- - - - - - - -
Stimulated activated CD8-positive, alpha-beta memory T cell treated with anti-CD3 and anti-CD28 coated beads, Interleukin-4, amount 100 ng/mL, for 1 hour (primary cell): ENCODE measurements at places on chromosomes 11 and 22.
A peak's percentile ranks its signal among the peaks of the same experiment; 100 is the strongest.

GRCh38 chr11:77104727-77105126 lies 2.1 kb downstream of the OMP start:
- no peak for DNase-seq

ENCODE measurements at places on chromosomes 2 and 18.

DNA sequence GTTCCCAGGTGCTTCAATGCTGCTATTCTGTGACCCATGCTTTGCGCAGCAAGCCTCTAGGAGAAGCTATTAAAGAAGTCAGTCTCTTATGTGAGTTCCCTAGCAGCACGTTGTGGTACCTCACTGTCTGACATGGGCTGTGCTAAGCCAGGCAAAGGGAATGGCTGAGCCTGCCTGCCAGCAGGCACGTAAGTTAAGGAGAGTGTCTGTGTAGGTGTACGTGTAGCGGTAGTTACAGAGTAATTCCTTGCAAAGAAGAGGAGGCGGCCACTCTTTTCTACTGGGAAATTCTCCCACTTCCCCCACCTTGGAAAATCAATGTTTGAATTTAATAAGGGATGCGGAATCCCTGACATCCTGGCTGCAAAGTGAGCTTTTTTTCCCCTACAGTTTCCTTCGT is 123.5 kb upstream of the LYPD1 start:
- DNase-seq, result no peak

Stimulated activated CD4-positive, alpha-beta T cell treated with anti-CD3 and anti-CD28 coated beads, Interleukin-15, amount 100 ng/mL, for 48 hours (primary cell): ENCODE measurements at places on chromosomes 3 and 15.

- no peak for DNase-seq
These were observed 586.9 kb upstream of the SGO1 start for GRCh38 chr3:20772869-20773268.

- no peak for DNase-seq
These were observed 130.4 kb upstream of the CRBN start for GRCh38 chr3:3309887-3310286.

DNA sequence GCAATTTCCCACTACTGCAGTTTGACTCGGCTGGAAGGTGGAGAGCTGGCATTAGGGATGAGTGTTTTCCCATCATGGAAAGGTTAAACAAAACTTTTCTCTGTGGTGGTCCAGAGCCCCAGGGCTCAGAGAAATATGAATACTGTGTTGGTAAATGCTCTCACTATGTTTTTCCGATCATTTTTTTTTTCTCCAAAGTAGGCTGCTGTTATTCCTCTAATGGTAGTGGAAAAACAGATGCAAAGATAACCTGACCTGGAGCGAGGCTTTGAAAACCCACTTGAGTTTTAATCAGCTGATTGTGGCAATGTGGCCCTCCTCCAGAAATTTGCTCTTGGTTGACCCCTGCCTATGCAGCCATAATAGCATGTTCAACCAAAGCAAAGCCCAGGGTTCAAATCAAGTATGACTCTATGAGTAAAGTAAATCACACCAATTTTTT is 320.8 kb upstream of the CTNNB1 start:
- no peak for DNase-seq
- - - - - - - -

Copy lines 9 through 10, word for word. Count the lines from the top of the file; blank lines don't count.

- no peak for DNase-seq
These were observed 586.9 kb upstream of the SGO1 start for GRCh38 chr3:20772869-20773268.